Zillig was born in Würzburg. After leaving school, Zillig studied law and music. One of his teachers there was Hermann Zilcher. In Vienna he was a private pupil of Arnold Schönberg, later following him to Berlin. His first compositions date from this time.
In 1927 he became the assistant of Erich Kleiber at the Berlin State Opera. A short time later he became repetiteur to the Oldenburg Opera. In the years 1932 to 1937, he acted as repetiteur and Kapellmeister at the Düsseldorf Opera. Positions followed as Kapellmeister in Essen and at the beginning of the 1940s as the musical leader of the Posen Opera. After the end of World War II he became the first Kapellmeister of the Düsseldorfer Oper. In the years 1947 to 1951 he occupied the position of conductor at the HR-Sinfonieorchester. He also acted as guest conductor of the Radio Éireann Symphony Orchestra in the early months of 1953. After 1959 he led the musical division of Norddeutscher Rundfunk. Zillig died in 1963 in Hamburg.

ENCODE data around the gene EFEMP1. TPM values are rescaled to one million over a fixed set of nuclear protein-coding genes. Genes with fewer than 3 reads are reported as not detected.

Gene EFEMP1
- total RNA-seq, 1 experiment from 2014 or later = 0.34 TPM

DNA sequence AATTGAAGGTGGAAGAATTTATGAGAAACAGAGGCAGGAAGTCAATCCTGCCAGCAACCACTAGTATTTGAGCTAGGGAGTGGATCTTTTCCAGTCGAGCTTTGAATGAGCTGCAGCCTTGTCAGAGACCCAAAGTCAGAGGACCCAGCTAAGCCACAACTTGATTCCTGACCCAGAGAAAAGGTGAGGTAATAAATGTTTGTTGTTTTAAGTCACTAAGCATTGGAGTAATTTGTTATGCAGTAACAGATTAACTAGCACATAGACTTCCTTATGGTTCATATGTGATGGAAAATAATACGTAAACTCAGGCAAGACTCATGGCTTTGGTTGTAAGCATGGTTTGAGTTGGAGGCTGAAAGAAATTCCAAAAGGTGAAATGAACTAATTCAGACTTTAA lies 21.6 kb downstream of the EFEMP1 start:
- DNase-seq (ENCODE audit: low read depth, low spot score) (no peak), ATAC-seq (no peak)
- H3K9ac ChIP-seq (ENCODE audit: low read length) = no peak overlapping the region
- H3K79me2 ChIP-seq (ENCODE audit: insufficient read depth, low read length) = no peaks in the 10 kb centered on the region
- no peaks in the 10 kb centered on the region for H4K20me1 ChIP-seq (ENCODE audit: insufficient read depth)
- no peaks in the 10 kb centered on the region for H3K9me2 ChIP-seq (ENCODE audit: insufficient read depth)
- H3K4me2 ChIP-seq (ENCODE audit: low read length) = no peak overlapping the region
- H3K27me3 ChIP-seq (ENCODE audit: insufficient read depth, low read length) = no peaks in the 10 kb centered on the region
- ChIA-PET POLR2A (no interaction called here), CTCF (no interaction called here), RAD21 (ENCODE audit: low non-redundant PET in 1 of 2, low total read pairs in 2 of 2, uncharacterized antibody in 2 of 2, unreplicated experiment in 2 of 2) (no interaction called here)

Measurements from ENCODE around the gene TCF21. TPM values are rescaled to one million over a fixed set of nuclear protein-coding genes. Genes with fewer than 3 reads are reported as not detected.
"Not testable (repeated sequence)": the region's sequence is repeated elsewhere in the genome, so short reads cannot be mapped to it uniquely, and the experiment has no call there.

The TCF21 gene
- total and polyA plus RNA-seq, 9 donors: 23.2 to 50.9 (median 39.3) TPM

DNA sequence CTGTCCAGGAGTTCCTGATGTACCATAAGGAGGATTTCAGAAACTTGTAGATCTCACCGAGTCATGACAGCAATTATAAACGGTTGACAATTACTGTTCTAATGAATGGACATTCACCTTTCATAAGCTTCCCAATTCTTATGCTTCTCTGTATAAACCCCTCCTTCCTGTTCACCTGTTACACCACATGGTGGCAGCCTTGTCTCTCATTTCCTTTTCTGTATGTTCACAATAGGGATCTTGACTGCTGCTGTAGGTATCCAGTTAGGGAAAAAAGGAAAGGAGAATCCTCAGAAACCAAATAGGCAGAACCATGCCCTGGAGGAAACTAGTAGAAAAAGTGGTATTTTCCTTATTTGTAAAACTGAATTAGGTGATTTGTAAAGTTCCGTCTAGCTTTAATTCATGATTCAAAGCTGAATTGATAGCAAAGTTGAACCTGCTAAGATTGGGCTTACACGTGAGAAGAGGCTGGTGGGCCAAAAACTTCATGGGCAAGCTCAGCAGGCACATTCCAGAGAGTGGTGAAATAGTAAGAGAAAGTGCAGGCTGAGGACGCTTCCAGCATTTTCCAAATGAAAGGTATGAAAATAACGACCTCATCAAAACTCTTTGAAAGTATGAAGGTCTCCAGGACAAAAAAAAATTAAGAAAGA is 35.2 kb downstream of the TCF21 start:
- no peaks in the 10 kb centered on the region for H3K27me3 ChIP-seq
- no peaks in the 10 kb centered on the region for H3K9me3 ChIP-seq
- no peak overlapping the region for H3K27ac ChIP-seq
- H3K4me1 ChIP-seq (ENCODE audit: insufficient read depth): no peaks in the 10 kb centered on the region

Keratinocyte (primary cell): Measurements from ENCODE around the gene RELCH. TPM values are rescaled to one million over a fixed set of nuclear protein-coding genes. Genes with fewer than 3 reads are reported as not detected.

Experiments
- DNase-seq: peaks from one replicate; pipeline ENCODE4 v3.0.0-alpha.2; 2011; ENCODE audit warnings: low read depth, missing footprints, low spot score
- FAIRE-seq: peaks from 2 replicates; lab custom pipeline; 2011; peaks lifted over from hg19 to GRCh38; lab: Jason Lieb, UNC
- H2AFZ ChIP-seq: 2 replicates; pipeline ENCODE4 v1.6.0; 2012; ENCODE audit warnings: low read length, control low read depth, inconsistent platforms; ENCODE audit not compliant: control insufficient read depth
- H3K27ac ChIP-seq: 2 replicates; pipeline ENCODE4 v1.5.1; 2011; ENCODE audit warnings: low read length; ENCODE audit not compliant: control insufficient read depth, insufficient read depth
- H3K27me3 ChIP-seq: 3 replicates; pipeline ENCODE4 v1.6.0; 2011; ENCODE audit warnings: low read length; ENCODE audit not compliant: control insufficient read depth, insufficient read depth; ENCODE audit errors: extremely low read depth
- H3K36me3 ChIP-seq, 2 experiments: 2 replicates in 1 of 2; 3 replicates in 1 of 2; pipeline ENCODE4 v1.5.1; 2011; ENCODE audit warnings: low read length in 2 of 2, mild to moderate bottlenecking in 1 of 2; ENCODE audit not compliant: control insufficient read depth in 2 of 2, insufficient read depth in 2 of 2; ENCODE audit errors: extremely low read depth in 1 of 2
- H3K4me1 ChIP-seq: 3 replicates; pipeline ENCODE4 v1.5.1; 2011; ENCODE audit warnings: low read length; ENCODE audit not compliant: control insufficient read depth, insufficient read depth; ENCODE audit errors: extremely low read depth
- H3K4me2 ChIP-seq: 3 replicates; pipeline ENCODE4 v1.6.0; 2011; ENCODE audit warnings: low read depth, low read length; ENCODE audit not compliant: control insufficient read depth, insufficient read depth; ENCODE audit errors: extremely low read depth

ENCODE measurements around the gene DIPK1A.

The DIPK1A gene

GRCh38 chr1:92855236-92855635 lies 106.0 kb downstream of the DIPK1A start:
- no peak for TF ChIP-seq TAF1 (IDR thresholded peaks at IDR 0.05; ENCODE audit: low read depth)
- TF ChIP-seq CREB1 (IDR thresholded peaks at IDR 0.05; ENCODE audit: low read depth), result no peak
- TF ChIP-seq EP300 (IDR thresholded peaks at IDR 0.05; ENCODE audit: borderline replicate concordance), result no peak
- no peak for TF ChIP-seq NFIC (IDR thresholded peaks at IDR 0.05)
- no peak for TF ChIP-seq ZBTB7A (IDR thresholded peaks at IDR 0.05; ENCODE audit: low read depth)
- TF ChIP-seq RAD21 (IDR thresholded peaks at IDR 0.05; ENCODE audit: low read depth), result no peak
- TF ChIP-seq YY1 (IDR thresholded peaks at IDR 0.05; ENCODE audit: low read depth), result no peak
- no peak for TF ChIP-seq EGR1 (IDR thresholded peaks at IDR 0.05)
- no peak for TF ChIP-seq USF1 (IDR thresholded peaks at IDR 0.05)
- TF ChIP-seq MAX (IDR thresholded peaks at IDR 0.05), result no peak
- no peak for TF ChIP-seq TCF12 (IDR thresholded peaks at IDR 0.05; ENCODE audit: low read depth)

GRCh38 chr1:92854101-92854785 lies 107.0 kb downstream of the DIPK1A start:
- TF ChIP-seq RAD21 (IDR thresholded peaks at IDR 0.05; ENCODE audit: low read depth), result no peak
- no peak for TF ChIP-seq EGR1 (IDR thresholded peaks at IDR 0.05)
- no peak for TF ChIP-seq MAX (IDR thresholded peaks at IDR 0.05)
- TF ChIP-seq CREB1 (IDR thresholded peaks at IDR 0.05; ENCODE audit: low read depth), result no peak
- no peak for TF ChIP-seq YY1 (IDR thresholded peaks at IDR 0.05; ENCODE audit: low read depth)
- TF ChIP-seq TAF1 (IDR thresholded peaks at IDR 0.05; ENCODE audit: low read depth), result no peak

Winfried Zillig was very productive as a composer. His output includes operas, oratorios, passions, choral music, serenades, string quartets, and other Chamber music, as well as lieder and suites. He was also responsible for completing the score of the oratorio Die Jakobsleiter, which his former teacher Arnold Schönberg had left unfinished, at the request of Schönberg's widow. Furthermore, he made a name for himself as a music theorist with an emphasis on twelve-tone technique.
- Die Windsbraut (opera in three Acts)
- Troilus und Cressida (opera in six scenes)
- Die Verlobung in San Domingo (opera in one Act)
- Bauernpassion (TV opera)
- Concerto for Violoncello und Brass Orchestra (1934/1952)
- Der Einsiedler
- Chorfantasie über ein Fragment von Hölderlin
- Lieder des Herbstes
- Salve regina
- Film scores
- Aufsatz über die Zwölftonmethode
- Schönbergs Aron und Moses
- Schönbergs Jakobsleiter
- Winfried Zillig in the German National Library catalogue
- Winfried Zillig German – (Short biography and correspondence with Arnold Schönberg at Arnold-Schönberg-Center)
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